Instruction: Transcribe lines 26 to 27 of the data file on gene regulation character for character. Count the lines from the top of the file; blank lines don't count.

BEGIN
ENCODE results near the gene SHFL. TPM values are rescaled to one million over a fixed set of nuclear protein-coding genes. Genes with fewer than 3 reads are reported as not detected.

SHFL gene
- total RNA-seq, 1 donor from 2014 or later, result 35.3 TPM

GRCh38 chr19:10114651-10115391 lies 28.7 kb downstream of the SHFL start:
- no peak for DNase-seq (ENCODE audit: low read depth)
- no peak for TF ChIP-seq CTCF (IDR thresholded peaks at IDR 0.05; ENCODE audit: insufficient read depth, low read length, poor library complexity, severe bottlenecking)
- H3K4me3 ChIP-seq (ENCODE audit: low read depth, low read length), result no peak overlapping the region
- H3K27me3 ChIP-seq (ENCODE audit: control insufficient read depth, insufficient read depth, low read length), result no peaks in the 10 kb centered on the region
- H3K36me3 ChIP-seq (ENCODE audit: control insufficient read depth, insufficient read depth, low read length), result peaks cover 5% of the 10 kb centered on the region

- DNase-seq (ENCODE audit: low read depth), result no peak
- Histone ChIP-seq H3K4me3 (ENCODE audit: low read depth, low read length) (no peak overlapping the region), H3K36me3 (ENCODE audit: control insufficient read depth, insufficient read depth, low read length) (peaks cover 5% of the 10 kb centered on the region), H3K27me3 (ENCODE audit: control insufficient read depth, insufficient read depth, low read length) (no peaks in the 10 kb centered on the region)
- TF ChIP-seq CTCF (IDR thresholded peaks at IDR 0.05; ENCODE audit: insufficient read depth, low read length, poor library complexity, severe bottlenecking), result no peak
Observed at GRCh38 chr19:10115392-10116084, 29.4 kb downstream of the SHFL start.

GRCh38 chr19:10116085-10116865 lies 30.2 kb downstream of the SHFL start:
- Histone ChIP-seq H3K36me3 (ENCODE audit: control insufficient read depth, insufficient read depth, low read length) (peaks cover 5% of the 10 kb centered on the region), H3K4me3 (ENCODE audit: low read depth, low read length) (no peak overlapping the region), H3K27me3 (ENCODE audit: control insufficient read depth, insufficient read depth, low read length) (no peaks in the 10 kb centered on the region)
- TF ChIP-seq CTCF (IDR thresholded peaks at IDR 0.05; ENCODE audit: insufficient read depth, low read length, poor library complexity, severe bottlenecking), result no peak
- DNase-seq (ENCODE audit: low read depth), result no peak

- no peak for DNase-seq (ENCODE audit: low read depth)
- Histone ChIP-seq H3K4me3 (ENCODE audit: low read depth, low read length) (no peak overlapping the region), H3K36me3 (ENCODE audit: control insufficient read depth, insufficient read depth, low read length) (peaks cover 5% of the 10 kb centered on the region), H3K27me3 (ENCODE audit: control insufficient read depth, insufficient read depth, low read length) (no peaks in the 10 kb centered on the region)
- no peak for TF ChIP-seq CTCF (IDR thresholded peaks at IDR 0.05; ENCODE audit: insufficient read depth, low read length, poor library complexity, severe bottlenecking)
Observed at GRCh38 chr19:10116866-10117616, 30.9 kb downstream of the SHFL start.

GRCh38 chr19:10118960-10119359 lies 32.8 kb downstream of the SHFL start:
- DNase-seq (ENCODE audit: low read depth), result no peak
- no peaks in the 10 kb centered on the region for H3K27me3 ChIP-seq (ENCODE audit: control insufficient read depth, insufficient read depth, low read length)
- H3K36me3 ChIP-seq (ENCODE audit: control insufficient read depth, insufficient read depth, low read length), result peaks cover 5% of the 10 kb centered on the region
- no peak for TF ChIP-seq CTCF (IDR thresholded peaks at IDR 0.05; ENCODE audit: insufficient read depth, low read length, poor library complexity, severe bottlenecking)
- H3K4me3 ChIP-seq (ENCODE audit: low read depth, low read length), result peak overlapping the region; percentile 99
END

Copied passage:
- no peak for TF ChIP-seq CTCF (IDR thresholded peaks at IDR 0.05; ENCODE audit: insufficient read depth, low read length, poor library complexity, severe bottlenecking)
- H3K4me3 ChIP-seq (ENCODE audit: low read depth, low read length), result peak overlapping the region; percentile 99